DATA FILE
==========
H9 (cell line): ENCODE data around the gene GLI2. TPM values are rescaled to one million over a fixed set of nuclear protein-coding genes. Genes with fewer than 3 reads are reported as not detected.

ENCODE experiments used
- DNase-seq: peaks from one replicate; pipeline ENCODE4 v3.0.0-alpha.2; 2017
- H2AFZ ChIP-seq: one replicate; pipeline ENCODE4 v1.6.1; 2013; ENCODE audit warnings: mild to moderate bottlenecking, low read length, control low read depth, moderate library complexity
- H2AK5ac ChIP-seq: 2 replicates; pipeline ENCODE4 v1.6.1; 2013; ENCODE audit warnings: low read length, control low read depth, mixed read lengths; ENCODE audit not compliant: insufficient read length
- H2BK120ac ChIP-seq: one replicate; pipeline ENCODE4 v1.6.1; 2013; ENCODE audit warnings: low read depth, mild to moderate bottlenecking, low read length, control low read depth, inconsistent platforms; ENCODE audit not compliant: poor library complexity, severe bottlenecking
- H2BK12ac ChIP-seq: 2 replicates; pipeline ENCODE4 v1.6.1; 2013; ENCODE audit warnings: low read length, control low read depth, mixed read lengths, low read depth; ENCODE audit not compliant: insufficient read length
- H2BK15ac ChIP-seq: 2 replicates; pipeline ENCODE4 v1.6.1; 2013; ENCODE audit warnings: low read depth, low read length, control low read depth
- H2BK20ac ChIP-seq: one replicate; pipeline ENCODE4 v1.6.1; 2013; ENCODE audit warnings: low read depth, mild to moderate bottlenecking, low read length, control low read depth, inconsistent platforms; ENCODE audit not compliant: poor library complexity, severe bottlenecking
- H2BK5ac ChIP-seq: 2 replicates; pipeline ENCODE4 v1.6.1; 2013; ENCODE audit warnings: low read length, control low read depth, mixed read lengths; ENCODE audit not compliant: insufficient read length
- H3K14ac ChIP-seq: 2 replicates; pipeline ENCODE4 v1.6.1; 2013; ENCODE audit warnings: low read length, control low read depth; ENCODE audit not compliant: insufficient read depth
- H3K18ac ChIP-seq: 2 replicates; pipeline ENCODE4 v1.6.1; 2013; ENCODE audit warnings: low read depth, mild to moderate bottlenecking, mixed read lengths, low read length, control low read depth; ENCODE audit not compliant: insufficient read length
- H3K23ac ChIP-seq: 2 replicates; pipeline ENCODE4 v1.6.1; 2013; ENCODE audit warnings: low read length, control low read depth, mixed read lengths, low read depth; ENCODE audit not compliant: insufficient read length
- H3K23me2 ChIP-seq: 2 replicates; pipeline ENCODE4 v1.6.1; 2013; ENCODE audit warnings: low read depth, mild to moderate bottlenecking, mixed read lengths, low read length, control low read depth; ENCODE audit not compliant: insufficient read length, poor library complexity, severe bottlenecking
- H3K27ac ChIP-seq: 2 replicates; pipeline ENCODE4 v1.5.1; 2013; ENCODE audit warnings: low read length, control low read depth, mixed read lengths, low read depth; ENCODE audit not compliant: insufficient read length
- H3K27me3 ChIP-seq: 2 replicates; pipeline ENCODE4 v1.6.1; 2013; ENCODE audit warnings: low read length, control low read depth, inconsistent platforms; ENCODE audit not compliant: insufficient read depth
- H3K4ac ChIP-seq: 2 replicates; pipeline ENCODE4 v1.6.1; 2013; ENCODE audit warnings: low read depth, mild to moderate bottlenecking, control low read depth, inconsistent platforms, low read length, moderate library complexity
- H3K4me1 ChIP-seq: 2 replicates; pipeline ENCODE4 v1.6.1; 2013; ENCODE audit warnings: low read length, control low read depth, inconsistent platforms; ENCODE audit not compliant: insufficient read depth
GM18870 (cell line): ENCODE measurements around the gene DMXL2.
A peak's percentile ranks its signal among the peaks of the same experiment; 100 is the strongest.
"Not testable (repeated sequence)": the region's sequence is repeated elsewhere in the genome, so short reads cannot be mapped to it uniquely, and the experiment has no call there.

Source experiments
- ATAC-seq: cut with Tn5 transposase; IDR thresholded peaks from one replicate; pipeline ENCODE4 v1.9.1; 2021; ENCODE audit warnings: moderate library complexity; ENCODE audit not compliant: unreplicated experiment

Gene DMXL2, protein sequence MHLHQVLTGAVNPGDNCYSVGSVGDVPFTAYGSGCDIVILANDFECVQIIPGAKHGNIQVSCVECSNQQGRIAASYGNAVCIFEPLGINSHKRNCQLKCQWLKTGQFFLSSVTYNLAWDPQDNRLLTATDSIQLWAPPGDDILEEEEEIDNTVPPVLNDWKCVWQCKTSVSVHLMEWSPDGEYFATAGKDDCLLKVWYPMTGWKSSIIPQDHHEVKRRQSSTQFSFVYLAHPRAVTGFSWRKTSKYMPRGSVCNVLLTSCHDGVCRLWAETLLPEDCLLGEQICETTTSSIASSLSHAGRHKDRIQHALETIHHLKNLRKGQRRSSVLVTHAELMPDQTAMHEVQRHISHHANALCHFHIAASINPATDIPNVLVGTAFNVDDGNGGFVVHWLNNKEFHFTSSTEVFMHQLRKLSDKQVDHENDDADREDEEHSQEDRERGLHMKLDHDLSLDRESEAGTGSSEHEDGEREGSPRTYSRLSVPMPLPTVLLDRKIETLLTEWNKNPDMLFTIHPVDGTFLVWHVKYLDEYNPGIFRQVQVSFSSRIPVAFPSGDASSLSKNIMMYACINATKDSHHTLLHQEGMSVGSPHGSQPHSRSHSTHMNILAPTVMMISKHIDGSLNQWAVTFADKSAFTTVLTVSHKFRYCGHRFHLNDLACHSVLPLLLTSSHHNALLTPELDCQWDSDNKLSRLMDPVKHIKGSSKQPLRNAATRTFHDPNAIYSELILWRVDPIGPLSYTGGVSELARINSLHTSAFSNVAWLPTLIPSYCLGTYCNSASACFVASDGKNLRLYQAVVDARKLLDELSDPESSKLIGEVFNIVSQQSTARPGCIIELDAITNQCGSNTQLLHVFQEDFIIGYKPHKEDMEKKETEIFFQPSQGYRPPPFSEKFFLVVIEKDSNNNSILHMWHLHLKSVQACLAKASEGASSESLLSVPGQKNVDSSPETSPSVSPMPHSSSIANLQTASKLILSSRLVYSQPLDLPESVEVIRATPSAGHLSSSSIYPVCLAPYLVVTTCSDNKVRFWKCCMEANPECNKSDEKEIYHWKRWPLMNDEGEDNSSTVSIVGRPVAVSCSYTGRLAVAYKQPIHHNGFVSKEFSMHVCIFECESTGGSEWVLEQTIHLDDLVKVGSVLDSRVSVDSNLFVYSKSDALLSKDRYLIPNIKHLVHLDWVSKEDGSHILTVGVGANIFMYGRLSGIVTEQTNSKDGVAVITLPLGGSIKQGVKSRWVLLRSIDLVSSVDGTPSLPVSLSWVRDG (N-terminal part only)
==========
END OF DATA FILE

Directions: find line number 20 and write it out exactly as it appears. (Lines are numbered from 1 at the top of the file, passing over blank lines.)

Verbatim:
A peak's percentile ranks its signal among the peaks of the same experiment; 100 is the strongest.